(AP) — The Indiana Supreme Court has ruled that causes of death are public
records and must be available at county levels.
ruling, released Tuesday, came in a lawsuit filed by the Evansville
Courier & Press and a Pike County woman after the Vanderburgh County
Health Department denied access to the information in 2012. The health
department said state law required it to restrict access to the
information. A local judge had sided with the agency and the state appeals
court upheld his ruling.
The Supreme Court
ruling, written by Justice Mark Massa, acknowledged that public disclosure
of the cause of death might be painful for relatives and friends of the
"We are also
mindful of the importance of open and transparent government to the health
of our body politic," the ruling said. "Our General Assembly has
considered these competing interests and, insofar as we can determine,
concluded that the public interest outweighs the private."
health department has "an unambiguous statutory obligation to collect and
maintain death certificates," the court said, and a county agency would be
violating state law by not storing the records.
County officials had contended a state law that took effect in 2011
restricted cause of death information only to those who could prove they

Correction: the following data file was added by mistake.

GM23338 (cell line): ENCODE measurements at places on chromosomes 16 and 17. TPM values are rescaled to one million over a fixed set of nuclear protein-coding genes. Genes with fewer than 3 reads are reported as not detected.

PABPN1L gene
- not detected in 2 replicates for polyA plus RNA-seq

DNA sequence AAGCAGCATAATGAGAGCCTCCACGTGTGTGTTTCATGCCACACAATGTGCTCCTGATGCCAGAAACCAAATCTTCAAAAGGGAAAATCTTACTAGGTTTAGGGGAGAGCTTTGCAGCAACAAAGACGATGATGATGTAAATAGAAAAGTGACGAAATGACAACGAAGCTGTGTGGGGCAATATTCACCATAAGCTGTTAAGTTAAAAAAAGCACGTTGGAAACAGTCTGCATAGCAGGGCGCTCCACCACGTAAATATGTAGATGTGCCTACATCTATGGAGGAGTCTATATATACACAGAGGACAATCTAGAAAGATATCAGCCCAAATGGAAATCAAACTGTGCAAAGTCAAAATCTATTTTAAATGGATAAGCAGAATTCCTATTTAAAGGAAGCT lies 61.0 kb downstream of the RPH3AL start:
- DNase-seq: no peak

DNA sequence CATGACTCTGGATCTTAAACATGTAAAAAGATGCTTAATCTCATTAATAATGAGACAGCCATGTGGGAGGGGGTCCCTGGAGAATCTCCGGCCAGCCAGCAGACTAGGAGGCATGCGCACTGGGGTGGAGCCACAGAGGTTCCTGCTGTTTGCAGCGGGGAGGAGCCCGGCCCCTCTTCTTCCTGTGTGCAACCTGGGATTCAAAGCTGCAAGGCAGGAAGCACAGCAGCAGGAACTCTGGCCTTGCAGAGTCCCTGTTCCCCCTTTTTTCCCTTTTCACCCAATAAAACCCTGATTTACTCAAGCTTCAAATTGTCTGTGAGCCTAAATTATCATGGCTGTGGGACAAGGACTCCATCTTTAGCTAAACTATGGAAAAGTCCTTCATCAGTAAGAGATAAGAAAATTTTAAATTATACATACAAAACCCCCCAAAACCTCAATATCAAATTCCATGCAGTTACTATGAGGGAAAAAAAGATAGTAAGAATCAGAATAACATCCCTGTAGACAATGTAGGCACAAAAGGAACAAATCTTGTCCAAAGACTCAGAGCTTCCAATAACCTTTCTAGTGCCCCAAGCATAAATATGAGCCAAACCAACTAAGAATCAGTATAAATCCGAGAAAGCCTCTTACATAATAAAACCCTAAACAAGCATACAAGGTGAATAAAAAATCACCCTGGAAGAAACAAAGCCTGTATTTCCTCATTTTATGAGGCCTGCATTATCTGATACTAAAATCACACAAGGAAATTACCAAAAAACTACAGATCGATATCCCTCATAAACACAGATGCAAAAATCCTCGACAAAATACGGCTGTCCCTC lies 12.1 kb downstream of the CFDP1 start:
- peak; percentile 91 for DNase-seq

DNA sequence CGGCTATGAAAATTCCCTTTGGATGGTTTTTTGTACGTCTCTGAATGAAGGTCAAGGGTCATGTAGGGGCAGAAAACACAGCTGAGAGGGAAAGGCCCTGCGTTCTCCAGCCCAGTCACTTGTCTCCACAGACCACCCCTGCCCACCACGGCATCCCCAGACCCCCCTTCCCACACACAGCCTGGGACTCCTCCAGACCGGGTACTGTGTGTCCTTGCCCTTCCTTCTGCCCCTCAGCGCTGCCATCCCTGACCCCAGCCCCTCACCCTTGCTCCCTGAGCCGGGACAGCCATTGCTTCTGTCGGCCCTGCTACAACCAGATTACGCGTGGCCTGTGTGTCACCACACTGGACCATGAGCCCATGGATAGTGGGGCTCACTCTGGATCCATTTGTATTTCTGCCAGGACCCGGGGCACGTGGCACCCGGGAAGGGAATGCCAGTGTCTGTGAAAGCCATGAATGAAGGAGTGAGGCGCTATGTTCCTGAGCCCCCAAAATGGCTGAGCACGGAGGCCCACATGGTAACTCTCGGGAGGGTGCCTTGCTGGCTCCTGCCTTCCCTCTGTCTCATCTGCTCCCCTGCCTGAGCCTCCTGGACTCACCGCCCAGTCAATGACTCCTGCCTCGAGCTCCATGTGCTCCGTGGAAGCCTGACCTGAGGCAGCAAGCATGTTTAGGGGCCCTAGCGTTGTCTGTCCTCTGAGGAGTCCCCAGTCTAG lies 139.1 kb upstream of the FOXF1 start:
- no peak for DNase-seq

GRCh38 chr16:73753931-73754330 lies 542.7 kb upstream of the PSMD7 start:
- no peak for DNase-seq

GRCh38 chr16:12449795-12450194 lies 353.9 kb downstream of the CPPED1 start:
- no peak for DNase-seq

had a direct interest in it, such as a spouse or immediate relative. That
law also created an electronic Indiana Death Registration System, which
the Vanderburgh County health administrator said eliminated all paper
copies of death records and is maintained solely by the state.
Rita Ward, an
anti-smoking advocate from Winslow who joined the newspaper in the
lawsuit, said information about causes of deaths can be an educational
tool that leads people to schedule preventive exams and lead healthier
executive director of the Hoosier State Press Association, told the
newspaper that the ruling was a victory for transparency.
"People in the
community will be able to track, as Rita Ward was trying to do, the cause
of death," Key said. "Cancer clusters can be identified, other
communicable diseases or environmentally caused deaths can be tracked and
attorney general's office had filed a brief with the state Supreme Court
supporting the public's right to access cause of death information.
"We all must be
sensitive to Hoosiers' privacy concerns particularly with families who
have suffered a recent loss; but the intent of state law is that the
certificate of death — listing the deceased's name, age and cause of death
— must be accessible at the county level," Attorney General Greg Zoeller
said in a statement.